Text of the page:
Example: I sat on the beach. Then I got up and walked farther down to the pier.
Or if you want to indicate a point in time.
Example: It will be quieter this afternoon. I thought I'd do it then.

If you're unsure of how to use a word, you can check for proper word usage by typing the word in Google, preceded or followed by the word "definition" or "grammar".

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Comments about How to Write Well - Quick Tips for Avoiding Those Frequently Misused Words 13 comments

LisaKoski profile image

LisaKoski 4 years ago from WA

I'm so glad when I read hubs like this by people who have the same issue I do with hubs that are obviously not proofread. I find it insulting to those of us who take our writing much more seriously. It's also disrespectful to readers because it's just a waste of time and makes my head hurt as a reader when I try to skim through.

This is why I have also written a hub on this issue with some advice before. You have a lot of great advice here that I didn't include in my own article. I hope one of those writers who don't proofread check this out and take this into consideration for their next hub!


Healthy Pursuits profile image

Healthy Pursuits 4 years ago from Oregon Author

Thank you, Lisa. It sounds like we have the same issues.


colpolbear profile image

colpolbear 4 years ago from Pennsylvania

I also published an article about grammar, which I add an item to daily. If I see a page that has more than a few errors in the first paragraph, I simply skip it and move on. I do this because if a person can't bother showing intelligence in this respect, I expect nothing of his or her Hubs. Thank you for posting this. It is well written, and hopefully will carry on a clear message to many writers.


Healthy Pursuits profile image

Healthy Pursuits 4 years ago from Oregon Author

Great! I knew there were other hubs out there about this topic, but I hadn't found yours. The daily updates are especially nice. Thanks for the information.


Fennelseed profile image

Fennelseed 4 years ago from Australia

Thank you Healthy Pursuits, for your clarification on the correct use of these words.

I see hubs like this one from time to time and think I really should come back to that. This time I stopped for a read and I am glad I did. I get frustrated with bad spelling and grammar in hubs and I am ashamed to say there have been a few occasions where I have re-read a published hub of my own and have been horrified to find a mistake or two that I missed. I will bookmark this hub to come back to and will check your links to others hubs on this topic.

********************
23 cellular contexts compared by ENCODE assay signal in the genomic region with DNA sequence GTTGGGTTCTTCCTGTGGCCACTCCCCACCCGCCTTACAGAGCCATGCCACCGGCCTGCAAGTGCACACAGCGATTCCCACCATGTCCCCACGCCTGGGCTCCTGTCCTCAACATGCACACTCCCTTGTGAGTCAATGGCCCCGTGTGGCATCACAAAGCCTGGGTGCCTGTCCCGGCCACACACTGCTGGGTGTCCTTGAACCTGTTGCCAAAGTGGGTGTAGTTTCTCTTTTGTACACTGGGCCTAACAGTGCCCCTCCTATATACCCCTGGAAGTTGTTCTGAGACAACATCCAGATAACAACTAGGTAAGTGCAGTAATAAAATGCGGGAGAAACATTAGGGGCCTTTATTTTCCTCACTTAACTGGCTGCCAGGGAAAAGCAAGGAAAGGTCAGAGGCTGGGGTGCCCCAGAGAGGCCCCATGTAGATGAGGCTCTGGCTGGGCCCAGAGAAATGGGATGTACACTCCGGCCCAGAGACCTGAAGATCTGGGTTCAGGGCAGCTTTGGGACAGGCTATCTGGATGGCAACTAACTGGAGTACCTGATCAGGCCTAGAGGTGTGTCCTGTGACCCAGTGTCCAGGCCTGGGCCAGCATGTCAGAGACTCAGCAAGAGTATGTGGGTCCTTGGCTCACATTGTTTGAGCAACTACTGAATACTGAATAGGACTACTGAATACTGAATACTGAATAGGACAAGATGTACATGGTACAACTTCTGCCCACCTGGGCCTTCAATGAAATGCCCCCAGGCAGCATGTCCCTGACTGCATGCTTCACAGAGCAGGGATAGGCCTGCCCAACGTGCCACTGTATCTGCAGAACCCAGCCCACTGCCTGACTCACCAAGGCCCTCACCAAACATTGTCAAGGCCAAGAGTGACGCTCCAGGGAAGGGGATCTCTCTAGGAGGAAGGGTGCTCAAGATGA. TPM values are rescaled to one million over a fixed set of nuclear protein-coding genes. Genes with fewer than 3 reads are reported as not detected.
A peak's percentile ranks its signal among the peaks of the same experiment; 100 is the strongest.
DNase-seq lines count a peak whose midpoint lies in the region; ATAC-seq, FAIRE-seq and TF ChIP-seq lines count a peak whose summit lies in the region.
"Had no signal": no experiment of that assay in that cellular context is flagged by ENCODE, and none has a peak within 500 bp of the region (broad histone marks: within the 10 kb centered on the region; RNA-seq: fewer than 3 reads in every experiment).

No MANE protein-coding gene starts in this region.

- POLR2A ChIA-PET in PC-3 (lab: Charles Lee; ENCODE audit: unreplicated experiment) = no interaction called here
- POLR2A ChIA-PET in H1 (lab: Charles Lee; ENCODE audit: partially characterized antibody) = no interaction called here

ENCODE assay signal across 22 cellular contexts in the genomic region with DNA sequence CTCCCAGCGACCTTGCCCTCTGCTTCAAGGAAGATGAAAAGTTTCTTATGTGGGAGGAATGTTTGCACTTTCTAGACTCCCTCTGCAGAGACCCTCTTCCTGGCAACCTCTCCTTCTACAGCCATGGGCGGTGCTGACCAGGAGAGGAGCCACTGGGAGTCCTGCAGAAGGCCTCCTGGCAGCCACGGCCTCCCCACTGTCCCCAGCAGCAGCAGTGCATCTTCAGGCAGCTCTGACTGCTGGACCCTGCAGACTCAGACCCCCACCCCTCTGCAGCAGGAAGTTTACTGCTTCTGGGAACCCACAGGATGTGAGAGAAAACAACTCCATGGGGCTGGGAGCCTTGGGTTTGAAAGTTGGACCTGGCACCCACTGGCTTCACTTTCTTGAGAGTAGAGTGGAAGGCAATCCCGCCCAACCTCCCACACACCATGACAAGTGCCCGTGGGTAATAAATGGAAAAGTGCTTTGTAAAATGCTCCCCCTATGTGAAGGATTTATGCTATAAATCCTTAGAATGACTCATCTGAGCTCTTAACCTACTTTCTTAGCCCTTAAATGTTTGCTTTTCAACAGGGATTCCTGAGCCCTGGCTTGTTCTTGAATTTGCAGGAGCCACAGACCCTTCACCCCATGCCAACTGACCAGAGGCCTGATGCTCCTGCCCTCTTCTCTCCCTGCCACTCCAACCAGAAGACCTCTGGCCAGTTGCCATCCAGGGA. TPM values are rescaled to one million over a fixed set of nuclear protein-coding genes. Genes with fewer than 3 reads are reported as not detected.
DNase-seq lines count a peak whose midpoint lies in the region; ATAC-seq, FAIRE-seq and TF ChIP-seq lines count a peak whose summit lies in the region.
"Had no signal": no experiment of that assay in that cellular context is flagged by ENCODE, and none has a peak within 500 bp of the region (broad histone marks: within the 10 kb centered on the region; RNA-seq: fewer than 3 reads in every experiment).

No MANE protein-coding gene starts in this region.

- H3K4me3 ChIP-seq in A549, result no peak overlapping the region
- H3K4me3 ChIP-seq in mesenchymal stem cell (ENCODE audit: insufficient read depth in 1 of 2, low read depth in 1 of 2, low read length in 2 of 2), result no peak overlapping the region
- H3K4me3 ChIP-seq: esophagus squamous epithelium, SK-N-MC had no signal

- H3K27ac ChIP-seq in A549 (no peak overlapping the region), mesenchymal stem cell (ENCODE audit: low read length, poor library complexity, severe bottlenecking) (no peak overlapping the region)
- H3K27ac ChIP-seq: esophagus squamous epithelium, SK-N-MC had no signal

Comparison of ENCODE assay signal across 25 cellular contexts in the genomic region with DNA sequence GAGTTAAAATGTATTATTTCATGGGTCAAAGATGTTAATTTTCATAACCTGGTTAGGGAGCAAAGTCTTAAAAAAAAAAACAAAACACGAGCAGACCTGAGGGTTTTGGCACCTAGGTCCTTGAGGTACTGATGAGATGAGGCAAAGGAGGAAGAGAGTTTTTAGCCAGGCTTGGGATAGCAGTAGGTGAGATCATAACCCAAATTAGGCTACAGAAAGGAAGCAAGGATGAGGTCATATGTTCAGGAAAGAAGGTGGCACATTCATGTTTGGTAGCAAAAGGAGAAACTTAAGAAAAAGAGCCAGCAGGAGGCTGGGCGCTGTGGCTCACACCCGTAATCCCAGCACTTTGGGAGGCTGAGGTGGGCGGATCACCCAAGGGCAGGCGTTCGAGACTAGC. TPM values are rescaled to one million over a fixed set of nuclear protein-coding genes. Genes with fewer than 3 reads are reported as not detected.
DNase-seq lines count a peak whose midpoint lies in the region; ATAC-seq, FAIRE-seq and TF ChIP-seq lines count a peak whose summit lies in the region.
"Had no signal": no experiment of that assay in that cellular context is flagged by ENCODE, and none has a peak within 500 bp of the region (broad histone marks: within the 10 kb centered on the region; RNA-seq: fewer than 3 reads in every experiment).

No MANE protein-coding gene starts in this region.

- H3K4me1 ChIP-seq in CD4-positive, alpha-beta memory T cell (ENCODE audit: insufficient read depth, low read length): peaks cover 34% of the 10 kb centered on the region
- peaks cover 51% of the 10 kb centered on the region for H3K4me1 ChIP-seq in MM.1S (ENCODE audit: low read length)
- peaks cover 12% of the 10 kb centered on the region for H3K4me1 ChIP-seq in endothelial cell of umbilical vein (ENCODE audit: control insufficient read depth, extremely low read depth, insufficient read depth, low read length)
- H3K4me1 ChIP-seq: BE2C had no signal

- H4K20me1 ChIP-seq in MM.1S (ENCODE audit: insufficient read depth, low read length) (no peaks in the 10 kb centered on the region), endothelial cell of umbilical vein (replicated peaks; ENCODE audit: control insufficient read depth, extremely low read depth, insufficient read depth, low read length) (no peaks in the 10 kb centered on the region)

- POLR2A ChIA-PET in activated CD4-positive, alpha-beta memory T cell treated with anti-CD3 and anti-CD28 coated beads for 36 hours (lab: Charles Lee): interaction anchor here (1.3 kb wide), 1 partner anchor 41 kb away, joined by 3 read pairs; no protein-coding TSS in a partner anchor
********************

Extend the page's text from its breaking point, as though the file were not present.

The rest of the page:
DonnaCosmato profile image

DonnaCosmato 4 years ago from USA

This is excellent advice and spot-on! I'm an editor on another online site, and it never ceases to amaze me at the substandard work some writers submit in expectation of receiving payment for their "work."

It is a real waste of time for everyone because the writer has to re-do their work (when they could be writing another article and earning more money), and the editor has to read/proof the entire thing a second time. Kudos to you for putting this together!


EuroCafeAuLait profile image

EuroCafeAuLait 4 years ago from Croatia, Europe

Amen brother! or sister! I remember on the very first hub I read I was making spelling corrections (poor thing, he probably hadn't expected that...) Like you said, the subject matter was right on but the poor spelling was really a distraction. OK. Said my piece! LOL :)


Healthy Pursuits profile image

Healthy Pursuits 4 years ago from Oregon Author

Thank you, Fennelseed. There are some very good hubs on how to use words and how to proof. It's too bad that the people who really need to read these don't read them.

I know what you mean about finding mistakes and being horrified - after multiple passes through work proofing, that little gremlin can still be there.


Healthy Pursuits profile image

Healthy Pursuits 4 years ago from Oregon Author

Donna, isn't the poor writing a shame? I was grading some master's level papers as a graduate assistant, and was amazed at the poor quality of writing people had. This degree was in a field that would require a lot of writing, too. Thank you.


Healthy Pursuits profile image

Healthy Pursuits 4 years ago from Oregon Author

Thank you, EuroCafeAuLait - from a sister writer. I'm glad to see so many other writers agree with me.


daisynicolas profile image

daisynicolas 4 years ago from Alaska

We have the same concerns. I'll follow your hub from now on.


alisha4u profile image

alisha4u 4 years ago from New Delhi, India

I appreciate you showing concerns for all the spellings and usage of proper words... And i agree with you.

There are a few not having good command over the language...But, some of them admit it and are willing to seek assistance from other Hubbers.... and I really appreciate them as well.


Healthy Pursuits profile image

Healthy Pursuits 4 years ago from Oregon Author

Thanks, alisha4u. I read your hubs earlier and also enjoyed them.